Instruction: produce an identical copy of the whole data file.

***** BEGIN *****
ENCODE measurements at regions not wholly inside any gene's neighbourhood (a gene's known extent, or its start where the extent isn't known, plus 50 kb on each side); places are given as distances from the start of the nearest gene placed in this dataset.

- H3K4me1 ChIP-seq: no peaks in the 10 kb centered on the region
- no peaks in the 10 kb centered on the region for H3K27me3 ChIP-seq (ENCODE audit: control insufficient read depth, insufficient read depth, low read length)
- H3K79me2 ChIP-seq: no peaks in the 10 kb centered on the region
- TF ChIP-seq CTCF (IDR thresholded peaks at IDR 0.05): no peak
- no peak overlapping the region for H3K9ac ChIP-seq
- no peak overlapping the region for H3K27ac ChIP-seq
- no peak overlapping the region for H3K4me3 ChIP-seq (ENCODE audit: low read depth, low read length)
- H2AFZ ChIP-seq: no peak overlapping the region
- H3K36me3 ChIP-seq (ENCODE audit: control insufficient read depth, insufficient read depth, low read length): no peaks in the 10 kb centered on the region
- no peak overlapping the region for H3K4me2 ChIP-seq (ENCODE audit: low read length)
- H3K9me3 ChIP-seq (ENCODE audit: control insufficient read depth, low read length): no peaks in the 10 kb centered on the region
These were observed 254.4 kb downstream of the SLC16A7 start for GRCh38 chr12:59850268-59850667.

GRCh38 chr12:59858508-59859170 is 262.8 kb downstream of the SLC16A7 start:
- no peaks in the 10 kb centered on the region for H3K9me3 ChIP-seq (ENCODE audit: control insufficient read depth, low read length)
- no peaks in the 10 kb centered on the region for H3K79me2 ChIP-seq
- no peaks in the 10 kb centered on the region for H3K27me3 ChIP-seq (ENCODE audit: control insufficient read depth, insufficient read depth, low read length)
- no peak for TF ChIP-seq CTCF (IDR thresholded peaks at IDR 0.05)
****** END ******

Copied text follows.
ENCODE measurements at regions not wholly inside any gene's neighbourhood (a gene's known extent, or its start where the extent isn't known, plus 50 kb on each side); places are given as distances from the start of the nearest gene placed in this dataset.

- H3K4me1 ChIP-seq: no peaks in the 10 kb centered on the region
- no peaks in the 10 kb centered on the region for H3K27me3 ChIP-seq (ENCODE audit: control insufficient read depth, insufficient read depth, low read length)
- H3K79me2 ChIP-seq: no peaks in the 10 kb centered on the region
- TF ChIP-seq CTCF (IDR thresholded peaks at IDR 0.05): no peak
- no peak overlapping the region for H3K9ac ChIP-seq
- no peak overlapping the region for H3K27ac ChIP-seq
- no peak overlapping the region for H3K4me3 ChIP-seq (ENCODE audit: low read depth, low read length)
- H2AFZ ChIP-seq: no peak overlapping the region
- H3K36me3 ChIP-seq (ENCODE audit: control insufficient read depth, insufficient read depth, low read length): no peaks in the 10 kb centered on the region
- no peak overlapping the region for H3K4me2 ChIP-seq (ENCODE audit: low read length)
- H3K9me3 ChIP-seq (ENCODE audit: control insufficient read depth, low read length): no peaks in the 10 kb centered on the region
These were observed 254.4 kb downstream of the SLC16A7 start for GRCh38 chr12:59850268-59850667.

GRCh38 chr12:59858508-59859170 is 262.8 kb downstream of the SLC16A7 start:
- no peaks in the 10 kb centered on the region for H3K9me3 ChIP-seq (ENCODE audit: control insufficient read depth, low read length)
- no peaks in the 10 kb centered on the region for H3K79me2 ChIP-seq
- no peaks in the 10 kb centered on the region for H3K27me3 ChIP-seq (ENCODE audit: control insufficient read depth, insufficient read depth, low read length)
- no peak for TF ChIP-seq CTCF (IDR thresholded peaks at IDR 0.05)